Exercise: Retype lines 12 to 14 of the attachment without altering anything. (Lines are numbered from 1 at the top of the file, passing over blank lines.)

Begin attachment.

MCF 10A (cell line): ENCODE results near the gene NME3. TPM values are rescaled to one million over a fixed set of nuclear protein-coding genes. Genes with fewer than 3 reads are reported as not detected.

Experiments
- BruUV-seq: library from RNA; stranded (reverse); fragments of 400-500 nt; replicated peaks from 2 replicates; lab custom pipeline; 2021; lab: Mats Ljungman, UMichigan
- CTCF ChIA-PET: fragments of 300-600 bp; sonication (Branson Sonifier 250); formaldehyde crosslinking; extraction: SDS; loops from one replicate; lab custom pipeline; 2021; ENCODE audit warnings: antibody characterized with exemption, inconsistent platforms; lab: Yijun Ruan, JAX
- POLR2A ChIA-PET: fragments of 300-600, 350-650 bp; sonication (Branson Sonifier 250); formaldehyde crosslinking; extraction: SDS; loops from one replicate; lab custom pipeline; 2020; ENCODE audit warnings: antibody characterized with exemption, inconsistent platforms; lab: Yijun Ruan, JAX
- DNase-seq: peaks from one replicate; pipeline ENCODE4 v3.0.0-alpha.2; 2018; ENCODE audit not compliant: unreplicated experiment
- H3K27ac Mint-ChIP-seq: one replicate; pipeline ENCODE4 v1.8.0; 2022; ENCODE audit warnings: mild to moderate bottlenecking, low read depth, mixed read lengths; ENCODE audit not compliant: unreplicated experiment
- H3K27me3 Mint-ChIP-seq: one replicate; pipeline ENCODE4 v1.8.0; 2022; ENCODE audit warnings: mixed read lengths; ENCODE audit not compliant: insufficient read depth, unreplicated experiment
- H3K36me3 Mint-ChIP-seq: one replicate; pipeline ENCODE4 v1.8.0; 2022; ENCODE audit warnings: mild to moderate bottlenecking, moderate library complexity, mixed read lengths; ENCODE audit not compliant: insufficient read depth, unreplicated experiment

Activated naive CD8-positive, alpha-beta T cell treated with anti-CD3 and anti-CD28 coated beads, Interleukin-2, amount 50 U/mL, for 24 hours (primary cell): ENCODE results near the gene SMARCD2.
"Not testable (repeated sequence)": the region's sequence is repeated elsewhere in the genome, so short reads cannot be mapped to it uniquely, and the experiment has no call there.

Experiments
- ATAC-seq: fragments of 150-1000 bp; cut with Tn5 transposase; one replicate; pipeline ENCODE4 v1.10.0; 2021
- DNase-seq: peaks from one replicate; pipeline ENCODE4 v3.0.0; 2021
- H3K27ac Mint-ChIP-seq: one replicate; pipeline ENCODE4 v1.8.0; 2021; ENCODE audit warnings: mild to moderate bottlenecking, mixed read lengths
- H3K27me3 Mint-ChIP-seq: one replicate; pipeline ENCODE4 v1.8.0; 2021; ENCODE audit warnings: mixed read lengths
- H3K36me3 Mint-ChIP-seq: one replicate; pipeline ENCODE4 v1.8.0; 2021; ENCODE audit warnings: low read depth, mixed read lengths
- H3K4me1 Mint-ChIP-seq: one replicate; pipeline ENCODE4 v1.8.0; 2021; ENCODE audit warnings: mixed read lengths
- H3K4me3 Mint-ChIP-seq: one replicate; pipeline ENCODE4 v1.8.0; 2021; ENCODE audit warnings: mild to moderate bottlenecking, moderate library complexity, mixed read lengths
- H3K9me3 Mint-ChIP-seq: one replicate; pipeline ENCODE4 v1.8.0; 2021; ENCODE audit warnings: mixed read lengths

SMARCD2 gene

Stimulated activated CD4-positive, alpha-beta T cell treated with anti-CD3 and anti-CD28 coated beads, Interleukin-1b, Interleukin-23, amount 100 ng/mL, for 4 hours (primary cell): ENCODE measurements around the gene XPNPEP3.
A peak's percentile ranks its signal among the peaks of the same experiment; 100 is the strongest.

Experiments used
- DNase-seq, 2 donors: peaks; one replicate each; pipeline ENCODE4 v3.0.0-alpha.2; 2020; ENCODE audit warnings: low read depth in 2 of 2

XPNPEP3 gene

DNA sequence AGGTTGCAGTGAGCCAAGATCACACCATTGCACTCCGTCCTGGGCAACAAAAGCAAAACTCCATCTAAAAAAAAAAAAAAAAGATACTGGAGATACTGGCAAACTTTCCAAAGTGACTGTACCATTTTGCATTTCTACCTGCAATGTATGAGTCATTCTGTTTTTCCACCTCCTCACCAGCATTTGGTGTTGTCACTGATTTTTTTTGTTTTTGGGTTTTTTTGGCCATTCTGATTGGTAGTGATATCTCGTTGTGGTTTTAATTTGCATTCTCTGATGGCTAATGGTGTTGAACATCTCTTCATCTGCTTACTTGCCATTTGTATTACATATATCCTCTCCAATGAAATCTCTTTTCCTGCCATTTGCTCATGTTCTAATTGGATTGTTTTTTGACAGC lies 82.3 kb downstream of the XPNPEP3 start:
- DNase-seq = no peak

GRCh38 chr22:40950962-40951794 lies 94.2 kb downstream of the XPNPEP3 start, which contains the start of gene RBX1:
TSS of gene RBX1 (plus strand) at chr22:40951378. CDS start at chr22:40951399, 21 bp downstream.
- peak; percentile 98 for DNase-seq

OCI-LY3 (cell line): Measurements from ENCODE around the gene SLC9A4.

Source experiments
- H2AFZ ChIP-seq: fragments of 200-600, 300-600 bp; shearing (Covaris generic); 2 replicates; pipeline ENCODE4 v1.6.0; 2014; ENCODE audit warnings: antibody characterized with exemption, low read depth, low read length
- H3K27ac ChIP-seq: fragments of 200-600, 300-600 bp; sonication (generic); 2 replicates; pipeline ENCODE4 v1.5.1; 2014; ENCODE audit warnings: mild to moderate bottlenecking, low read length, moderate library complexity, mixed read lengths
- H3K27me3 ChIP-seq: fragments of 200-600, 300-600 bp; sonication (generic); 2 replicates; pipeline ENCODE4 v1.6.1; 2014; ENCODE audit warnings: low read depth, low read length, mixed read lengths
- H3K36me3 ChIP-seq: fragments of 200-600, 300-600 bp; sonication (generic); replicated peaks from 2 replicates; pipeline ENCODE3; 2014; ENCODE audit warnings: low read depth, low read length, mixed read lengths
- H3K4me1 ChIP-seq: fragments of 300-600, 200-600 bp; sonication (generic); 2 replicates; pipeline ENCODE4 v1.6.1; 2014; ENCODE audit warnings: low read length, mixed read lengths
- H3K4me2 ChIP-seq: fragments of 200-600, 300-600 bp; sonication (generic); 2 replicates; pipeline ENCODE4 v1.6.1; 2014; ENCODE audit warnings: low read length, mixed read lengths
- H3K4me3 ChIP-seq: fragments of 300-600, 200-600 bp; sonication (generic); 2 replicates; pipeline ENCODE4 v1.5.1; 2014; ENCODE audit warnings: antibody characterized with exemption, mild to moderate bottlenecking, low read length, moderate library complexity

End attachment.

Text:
Experiments
- ATAC-seq: fragments of 150-1000 bp; cut with Tn5 transposase; one replicate; pipeline ENCODE4 v1.10.0; 2021
- DNase-seq: peaks from one replicate; pipeline ENCODE4 v3.0.0; 2021